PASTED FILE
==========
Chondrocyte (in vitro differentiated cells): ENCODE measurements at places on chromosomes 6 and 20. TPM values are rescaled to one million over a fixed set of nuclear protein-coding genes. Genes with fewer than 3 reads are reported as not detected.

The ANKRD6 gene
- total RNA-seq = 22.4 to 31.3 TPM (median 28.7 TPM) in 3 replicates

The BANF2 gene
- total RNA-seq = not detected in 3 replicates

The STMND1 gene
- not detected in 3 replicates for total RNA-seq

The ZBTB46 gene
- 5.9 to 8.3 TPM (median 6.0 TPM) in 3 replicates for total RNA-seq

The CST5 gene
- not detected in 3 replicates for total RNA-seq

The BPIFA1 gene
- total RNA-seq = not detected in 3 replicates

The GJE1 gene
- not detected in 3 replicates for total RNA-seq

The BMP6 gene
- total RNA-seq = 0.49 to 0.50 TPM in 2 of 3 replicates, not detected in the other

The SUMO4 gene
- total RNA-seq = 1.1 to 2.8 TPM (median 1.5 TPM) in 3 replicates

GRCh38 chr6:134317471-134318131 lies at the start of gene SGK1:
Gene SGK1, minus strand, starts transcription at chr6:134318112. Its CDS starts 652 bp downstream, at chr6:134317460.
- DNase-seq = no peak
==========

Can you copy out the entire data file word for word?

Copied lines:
Chondrocyte (in vitro differentiated cells): ENCODE measurements at places on chromosomes 6 and 20. TPM values are rescaled to one million over a fixed set of nuclear protein-coding genes. Genes with fewer than 3 reads are reported as not detected.

The ANKRD6 gene
- total RNA-seq = 22.4 to 31.3 TPM (median 28.7 TPM) in 3 replicates

The BANF2 gene
- total RNA-seq = not detected in 3 replicates

The STMND1 gene
- not detected in 3 replicates for total RNA-seq

The ZBTB46 gene
- 5.9 to 8.3 TPM (median 6.0 TPM) in 3 replicates for total RNA-seq

The CST5 gene
- not detected in 3 replicates for total RNA-seq

The BPIFA1 gene
- total RNA-seq = not detected in 3 replicates

The GJE1 gene
- not detected in 3 replicates for total RNA-seq

The BMP6 gene
- total RNA-seq = 0.49 to 0.50 TPM in 2 of 3 replicates, not detected in the other

The SUMO4 gene
- total RNA-seq = 1.1 to 2.8 TPM (median 1.5 TPM) in 3 replicates

GRCh38 chr6:134317471-134318131 lies at the start of gene SGK1:
Gene SGK1, minus strand, starts transcription at chr6:134318112. Its CDS starts 652 bp downstream, at chr6:134317460.
- DNase-seq = no peak